- Moth sets off VW alarm (telegraph.co.uk)
- Find Out About The Dominican Republic (mycaribbean.wordpress.com)
|Playout date:||7 October 2006|
|Other people featured:||My wife and my dad|
|Music used:||A whistled version of Colonel Bogey (Creative commons)|
|Animals featured:||Monty the ginger cat|
I used to be able to make my old cat come by whistling Colonel Bogey like this, but Monty was a one-man cat, and could only be summoned by my father. He was at first my sister’s cat, but when she started to live with her later husband, the cat needed a new home as like most young people these days he is an allergist for cats.
Unfortunately Monty passed away a couple of years back, having lived about 17 years, which is a ripe old age. His presence lives on a bit in the house in a way. I still go gingerly into the kitchen when the light is out from having needed to do so before in order not to walk into him.
- Bus lane spy rakes in £20,000 a DAY (thesun.co.uk)
- My life partner (thesun.co.uk)
- Britain boasts 100,000 new millionaire homes (money.marksandspencer.com)
- Property Millionaire Hotspots Revealed (moneyexpert.com)
I received a question on Christianity, which is a welcome change from receiving all linguistic questions, from YouTube viewer JInks232, who writes:
I viewed your “Basket case” video and an old question came to mind. How is that Christians eat pork despite the injunction in the bible against its consumption?
We traditional eat a nice ham for Easter Sunday. I am just curious and you seem to be knowledgeable.
Many thanks for that compliment, friend.
The fact is not all Christians eat pork – Seventh Day Adventists do not, I believe most Messianic Jews do not and there may well be others who do not. Nevertheless, the overwhelming majority of Gentile Christians do not observe the shunning of pork, even though hopefully most of us are aware that Jesus Christ himself certainly must have refused to eat it, by way of His living out the whole Law.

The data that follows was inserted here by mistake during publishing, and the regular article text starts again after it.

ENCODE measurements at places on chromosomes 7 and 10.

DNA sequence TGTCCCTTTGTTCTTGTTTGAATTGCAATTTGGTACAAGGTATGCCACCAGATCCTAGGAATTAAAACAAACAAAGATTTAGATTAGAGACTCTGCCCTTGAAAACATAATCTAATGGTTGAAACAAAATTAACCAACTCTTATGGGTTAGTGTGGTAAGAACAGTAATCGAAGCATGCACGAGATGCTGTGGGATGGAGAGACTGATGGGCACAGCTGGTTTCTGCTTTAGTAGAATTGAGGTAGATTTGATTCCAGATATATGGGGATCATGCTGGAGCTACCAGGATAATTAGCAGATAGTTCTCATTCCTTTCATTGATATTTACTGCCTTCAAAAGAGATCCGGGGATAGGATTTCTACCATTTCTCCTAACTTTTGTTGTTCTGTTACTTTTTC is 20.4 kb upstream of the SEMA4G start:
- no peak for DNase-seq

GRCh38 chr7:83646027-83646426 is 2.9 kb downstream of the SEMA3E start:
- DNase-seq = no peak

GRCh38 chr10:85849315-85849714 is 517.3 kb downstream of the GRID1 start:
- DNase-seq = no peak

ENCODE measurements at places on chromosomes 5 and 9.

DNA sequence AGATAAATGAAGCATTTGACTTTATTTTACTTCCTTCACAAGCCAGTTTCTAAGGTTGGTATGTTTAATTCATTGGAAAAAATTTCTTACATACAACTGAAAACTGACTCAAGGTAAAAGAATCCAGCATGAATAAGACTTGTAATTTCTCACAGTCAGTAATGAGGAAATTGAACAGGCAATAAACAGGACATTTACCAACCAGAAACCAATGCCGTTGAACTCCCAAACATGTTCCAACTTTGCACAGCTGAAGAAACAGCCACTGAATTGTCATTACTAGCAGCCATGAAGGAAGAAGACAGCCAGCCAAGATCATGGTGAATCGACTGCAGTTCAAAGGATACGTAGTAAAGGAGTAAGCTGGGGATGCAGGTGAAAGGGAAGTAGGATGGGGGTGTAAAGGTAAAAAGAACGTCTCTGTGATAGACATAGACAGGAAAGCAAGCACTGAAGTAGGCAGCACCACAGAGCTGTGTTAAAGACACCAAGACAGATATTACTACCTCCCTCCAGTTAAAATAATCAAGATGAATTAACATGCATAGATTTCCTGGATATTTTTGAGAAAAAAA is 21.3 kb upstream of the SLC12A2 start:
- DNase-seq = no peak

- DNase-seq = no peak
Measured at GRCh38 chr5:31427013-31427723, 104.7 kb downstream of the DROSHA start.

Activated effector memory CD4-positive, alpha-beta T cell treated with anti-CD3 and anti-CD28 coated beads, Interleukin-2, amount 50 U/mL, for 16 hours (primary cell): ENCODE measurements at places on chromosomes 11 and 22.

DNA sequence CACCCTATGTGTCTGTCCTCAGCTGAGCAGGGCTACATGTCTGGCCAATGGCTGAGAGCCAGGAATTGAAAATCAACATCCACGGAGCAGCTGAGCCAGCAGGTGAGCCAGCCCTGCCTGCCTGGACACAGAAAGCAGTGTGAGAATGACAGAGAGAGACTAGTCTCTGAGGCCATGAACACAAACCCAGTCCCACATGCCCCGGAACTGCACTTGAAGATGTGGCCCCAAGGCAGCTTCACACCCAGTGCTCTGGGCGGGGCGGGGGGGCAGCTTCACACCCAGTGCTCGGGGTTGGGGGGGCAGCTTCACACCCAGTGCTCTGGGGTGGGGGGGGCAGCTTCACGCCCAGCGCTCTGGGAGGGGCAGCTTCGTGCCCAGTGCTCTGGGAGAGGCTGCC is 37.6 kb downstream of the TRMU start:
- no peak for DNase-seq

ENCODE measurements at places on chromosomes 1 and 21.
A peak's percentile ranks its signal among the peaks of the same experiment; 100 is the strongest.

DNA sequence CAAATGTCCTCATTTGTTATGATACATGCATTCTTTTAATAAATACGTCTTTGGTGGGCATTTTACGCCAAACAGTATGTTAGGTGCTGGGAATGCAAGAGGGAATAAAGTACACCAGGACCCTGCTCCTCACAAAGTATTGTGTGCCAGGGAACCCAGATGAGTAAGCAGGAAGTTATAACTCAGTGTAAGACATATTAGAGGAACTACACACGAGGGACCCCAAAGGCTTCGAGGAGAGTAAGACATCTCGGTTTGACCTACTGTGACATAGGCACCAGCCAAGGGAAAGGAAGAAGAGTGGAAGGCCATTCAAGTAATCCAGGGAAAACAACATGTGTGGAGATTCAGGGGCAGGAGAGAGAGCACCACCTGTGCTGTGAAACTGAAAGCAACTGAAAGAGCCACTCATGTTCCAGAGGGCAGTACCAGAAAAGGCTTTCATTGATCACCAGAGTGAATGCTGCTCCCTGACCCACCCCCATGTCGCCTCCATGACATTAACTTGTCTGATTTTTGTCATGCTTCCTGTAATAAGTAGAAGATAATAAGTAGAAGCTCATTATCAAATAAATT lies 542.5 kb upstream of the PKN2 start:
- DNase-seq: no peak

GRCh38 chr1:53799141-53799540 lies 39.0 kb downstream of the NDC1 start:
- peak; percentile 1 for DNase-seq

The placing of pigs, and with them a whole series of other animals, on the list of unclean animals takes place in the context of Levitical law. This comes from when Israel was called aside as a nation after arriving in Israel and the priesthood of the Levites was instituted.
When Noah lands the Ark after the Flood, God gives an instruction in Genesis 9 v 3, that he can eat any of the animals, just as before he could have eaten any of the plants.
There is mention in Genesis 7, before Noah goes into the Ark, of taking seven pairs of clean animals, one pair of unclean, but this has nothing to do with not eating them, as mankind was not allowed to eat animals at all until Genesis 9, after the Flood. So it presumably refers to some animals being regarded as sacrificial animals even before people consumed the animals.
Nothing more is said about some animals not being eaten or being regarded as dirty until we get to Levitical law. Especially Leviticus chapter 11. In the meantime we have had Abraham, Isaac and Jacob needing to be circumcised in order to be in the covenant, but no word about them shunning pork.
Some people talk about pork being regarded as unclean because of tapeworms. In this case people simply would have not kept pigs at all, and yet we know that pigs were kept in the region because of the Gadarean swine and also the fact that the prodigal son in Jesus’ parable ends up in a pigsty.
So circumcision was earlier by some generations in the Old Testament than dietary laws. Anyway Jesus kept all of the Levitical laws perfectly.
The Levitical law was a law for a special holy nation to be set aside to see if they could follow a set of precepts reflecting the perfection of God, and was there as Paul says as a schoolmaster, to lead us to the doctrine of grace. If righteousness comes by the law, he wrote, then Christ is dead in vain. Only Christ, out of all the men who sought to keep the law, actually managed it in thought, word and deed, despite being subjected to all temptations that man is prone to. This level of holiness is inconceivable to anyone who was normally conceived. The heritage from Adam through the male line precludes any such righteousness by works as we have a flesh that is in bondage to sin. So the only claim to such a righteousness we can have is for that man Jesus to have died on our behalf and to have offered himself as propitiation on the basis of simple belief in Him, repentance and calling on Him for salvation.